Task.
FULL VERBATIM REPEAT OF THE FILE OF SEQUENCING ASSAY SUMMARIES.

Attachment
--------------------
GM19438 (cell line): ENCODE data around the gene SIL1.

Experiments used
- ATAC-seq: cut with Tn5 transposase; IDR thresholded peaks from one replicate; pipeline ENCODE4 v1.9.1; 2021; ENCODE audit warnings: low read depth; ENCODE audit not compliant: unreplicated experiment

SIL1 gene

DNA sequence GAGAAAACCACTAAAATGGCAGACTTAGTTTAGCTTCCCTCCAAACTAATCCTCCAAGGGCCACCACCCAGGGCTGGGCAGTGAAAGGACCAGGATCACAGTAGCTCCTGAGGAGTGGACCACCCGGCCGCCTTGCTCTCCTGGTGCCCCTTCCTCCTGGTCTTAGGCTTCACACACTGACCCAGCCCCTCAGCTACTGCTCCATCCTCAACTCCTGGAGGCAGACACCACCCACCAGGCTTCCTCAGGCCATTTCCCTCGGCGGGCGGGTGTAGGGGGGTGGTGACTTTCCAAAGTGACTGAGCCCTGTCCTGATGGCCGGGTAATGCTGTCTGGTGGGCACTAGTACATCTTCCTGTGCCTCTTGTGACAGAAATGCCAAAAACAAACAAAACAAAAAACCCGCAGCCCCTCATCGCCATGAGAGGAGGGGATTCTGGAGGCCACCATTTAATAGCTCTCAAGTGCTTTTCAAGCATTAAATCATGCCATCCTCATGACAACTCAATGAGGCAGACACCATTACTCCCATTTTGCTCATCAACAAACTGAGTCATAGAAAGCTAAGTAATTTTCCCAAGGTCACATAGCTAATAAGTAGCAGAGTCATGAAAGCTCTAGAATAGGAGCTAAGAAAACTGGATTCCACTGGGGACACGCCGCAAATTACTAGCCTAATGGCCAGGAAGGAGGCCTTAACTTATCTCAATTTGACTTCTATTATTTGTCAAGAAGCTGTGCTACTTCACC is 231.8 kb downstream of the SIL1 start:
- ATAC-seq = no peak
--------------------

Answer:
GM19438 (cell line): ENCODE data around the gene SIL1.

Experiments used
- ATAC-seq: cut with Tn5 transposase; IDR thresholded peaks from one replicate; pipeline ENCODE4 v1.9.1; 2021; ENCODE audit warnings: low read depth; ENCODE audit not compliant: unreplicated experiment

SIL1 gene

DNA sequence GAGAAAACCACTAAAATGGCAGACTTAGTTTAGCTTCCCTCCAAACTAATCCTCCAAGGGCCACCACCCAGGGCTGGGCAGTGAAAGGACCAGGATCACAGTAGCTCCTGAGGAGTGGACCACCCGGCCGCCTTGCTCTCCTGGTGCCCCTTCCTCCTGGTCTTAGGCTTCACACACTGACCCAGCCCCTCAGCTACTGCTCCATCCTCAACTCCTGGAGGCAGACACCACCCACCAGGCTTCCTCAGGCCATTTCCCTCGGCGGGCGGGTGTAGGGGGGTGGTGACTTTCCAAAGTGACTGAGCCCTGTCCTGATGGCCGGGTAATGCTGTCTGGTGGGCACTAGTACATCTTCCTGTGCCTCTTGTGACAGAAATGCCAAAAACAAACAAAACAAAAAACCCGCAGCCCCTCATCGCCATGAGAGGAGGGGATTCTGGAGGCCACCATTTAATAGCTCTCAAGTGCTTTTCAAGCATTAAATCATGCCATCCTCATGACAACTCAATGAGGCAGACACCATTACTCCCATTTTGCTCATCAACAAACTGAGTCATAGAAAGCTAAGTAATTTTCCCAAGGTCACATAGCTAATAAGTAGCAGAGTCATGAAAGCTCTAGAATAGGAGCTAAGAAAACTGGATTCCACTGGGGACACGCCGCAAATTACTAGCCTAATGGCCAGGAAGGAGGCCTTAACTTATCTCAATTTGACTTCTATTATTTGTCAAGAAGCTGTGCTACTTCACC is 231.8 kb downstream of the SIL1 start:
- ATAC-seq = no peak